Understanding placental function in pregnancies complicated by Diabetes mellitus: a systems biology approach

  • Charlotte Hulme

    Student thesis: Unknown


    Pregnancies complicated with diabetes mellitus (DM) are associated with poor maternal and fetal outcomes, such as birth trauma, fetal overgrowth (macrosomia) and programming of the fetus to develop metabolic syndrome in adult life. Maternal hyperglycemia is thought to contribute to fetal macrosomia, however the role of the placenta in these pregnancies is incompletely understood, therefore we aimed to investigate the specific consequences of high glucose on placental metabolism. To achieve this aim an in vitro model of placental exposure to high glucose was developed. This model was used with the aim of analysing how high glucose alters the transcriptome and metabolome of these cells, using a systems biology approach to identify candidate functional pathways which may be altered in placenta as a result of hyperglycemia. These candidate functional pathways were validated in an ex vivo model of placenta exposed to high glucose and in placental tissue from pregnancies complicated by DM. A trophoblast cell line (BeWo) was cultured in low (5 mM) and high (12 mM or 25 mM) D-glucose conditions for 48 hours. Transcriptomic and metabolomic analysis of these cells was performed using microarrays, and gas- and liquid-chromatography-mass spectrometry, respectively. Transcript and metabolite changes were independently analysed and integrated, using network analysis. From the integrated analysis of the 'omic datasets, β-fatty acid oxidation (β-FAO), purine metabolism, phosphatidylinositol/PI3K phosphate pathway and lipid metabolism, were identified as candidates for further study. Changes within the PI3K pathway and lipid metabolism/β-fatty acid oxidation were validated in an ex vivo placental explant model of high glucose and in placental tissue from women with DM, compared to uncomplicated pregnancies. mRNA, protein expression and protein activation of key molecules within the PI3K pathway were not significantly altered in placenta as a response of high glucose ex vivo or DM in vivo. The second candidate functional pathway, lipid metabolism, has previously been implicated in association with placental dysfunction in pregnancies complicated by DM. Placental fatty acid transporter and lipase protein expression, as well as, relative abundance of different fatty acids were unaltered in response to high glucose or DM. High glucose levels increased triglyceride levels within the placenta, indicating reduced rates of β-FAO. The effect of high glucose could be ameliorated using a PPARalpha agonist. This may provide a novel therapeutic intervention to prevent excess esterification of fatty acids to triglycerides in maternal diabetes, which may in turn influence fetal growth.This study illustrates how a systems biology approach can be used to identify novel candidate functional pathways that are altered within the trophoblast in response to high glucose. Thus, improving understanding of placental dysfunction in these pregnancies and providing novel candidate pathways for future study, which may represent potential therapeutic targets for intervention of fetal macrosomia in pregnancies complicated by DM.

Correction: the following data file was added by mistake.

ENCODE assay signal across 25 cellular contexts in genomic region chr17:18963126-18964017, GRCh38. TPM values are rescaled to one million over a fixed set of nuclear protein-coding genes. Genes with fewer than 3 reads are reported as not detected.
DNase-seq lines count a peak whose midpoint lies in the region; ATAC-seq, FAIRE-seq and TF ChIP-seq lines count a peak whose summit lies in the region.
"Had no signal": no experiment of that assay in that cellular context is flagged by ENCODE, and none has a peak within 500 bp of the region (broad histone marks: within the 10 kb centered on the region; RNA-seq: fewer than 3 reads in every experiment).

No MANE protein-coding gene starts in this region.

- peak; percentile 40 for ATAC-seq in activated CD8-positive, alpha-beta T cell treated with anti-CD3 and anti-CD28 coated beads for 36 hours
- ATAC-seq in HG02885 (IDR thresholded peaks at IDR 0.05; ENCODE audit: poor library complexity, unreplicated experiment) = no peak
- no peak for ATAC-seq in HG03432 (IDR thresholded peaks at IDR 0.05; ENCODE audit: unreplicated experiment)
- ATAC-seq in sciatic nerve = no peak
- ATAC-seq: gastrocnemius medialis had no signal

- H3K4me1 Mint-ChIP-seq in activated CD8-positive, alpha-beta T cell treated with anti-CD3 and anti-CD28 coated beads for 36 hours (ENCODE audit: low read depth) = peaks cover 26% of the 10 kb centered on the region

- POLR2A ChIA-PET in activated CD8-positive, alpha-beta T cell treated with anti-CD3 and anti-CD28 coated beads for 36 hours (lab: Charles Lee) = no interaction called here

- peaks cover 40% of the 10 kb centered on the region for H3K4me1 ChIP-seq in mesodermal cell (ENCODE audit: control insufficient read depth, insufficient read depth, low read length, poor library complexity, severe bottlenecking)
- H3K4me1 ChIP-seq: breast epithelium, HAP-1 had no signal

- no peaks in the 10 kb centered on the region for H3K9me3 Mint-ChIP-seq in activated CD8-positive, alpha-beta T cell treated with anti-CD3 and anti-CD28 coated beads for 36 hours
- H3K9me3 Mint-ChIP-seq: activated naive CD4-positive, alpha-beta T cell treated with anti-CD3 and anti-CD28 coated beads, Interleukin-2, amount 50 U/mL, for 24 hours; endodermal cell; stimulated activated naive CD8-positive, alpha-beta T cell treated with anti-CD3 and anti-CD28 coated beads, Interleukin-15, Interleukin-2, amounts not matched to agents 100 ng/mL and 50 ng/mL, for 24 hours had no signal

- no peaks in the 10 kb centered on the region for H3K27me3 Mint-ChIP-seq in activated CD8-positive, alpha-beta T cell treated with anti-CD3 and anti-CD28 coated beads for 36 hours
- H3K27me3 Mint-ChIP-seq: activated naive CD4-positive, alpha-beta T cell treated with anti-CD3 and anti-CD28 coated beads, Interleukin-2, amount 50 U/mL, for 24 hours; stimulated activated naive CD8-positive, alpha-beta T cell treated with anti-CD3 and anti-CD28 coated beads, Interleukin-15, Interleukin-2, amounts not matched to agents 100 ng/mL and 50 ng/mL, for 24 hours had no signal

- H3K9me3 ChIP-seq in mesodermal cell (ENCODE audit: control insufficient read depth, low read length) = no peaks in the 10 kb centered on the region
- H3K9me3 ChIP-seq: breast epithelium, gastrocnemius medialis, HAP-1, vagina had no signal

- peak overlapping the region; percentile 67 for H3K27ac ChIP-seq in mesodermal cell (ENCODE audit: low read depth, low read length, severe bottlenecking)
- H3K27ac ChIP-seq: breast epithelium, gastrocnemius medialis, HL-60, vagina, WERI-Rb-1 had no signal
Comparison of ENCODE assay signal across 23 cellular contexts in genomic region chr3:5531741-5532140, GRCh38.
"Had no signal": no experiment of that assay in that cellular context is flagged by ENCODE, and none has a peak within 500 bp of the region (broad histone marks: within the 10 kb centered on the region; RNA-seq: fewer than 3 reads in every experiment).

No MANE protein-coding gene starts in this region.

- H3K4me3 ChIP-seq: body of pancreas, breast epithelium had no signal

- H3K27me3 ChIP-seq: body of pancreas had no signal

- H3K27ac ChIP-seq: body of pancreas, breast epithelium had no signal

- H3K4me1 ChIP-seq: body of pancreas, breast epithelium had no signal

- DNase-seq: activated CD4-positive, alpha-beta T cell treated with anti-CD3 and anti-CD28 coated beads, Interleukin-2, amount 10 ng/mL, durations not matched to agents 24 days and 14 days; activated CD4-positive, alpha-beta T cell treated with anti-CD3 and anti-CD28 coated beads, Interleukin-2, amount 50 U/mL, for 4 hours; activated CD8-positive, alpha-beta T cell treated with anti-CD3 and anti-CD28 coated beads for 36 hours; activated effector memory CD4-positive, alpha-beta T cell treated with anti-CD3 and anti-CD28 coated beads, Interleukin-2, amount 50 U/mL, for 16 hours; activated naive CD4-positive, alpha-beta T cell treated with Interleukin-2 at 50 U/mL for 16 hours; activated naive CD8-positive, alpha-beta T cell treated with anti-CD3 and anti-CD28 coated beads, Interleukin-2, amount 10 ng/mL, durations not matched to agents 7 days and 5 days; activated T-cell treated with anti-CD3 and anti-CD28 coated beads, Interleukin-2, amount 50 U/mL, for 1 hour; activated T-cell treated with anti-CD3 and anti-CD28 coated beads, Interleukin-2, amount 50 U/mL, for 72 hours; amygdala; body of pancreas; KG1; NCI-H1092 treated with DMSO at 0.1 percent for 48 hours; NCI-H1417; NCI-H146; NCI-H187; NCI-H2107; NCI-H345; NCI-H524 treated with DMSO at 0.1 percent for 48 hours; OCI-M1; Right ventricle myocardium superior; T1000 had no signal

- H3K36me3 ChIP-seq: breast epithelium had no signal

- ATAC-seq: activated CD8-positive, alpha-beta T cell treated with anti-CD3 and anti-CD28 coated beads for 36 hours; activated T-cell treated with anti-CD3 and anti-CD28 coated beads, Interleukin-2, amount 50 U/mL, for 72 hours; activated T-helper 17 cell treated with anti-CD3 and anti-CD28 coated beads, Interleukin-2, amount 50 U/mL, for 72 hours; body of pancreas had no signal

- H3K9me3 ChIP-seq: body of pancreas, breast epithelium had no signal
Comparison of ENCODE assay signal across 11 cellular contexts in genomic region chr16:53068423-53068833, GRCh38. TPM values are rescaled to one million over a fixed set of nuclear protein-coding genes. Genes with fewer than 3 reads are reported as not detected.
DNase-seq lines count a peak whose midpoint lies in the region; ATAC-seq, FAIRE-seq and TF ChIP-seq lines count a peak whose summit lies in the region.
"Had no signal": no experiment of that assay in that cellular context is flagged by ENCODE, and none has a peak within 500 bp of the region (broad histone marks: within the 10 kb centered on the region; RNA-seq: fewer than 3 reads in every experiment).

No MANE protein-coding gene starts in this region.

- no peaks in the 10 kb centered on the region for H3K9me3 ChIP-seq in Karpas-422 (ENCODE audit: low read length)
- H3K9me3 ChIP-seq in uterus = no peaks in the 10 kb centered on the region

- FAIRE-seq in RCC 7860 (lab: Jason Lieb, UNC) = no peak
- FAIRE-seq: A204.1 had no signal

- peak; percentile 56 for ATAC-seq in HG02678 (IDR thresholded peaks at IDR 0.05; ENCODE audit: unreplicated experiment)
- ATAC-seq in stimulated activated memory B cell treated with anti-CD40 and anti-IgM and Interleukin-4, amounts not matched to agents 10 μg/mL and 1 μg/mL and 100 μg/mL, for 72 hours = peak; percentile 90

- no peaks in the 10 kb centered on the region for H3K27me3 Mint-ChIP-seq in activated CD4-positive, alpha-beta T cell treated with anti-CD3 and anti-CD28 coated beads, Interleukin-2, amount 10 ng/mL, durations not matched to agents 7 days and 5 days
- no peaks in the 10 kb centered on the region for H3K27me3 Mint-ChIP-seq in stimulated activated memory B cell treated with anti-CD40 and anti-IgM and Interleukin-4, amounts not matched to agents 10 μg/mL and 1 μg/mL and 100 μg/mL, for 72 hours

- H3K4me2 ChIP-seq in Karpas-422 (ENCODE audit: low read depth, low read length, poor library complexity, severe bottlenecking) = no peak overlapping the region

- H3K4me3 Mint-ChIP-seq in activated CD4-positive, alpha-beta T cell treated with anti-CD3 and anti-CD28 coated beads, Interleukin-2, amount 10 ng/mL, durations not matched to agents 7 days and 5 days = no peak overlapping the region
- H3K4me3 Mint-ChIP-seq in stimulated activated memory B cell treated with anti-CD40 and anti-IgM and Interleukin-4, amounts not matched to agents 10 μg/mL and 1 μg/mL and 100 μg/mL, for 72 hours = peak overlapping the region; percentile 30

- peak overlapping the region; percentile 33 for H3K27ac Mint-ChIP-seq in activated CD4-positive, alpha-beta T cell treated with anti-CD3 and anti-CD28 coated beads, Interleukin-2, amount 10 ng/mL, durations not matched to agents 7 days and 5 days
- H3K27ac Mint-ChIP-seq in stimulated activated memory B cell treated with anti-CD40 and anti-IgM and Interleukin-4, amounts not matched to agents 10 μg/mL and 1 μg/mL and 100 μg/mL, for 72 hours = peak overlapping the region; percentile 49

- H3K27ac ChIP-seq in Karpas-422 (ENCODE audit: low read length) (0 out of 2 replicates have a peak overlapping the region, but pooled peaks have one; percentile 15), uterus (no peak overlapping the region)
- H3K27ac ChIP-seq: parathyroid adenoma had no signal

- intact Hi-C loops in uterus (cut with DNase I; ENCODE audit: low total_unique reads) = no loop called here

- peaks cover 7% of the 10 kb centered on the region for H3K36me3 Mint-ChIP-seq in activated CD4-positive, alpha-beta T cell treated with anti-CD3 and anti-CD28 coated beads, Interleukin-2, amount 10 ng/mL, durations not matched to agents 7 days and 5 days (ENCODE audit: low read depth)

Date of Award1 Aug 2016
    Original languageEnglish
    Awarding Institution
    • The University of Manchester
    SupervisorJenny Myers (Supervisor), Melissa Westwood (Supervisor) & Alexander Heazell (Supervisor)


    • Systems biology
    • Hyperglycemia
    • Gestational diabetes
    • Diabetes mellitus
    • Placenta
    • Pregnancy

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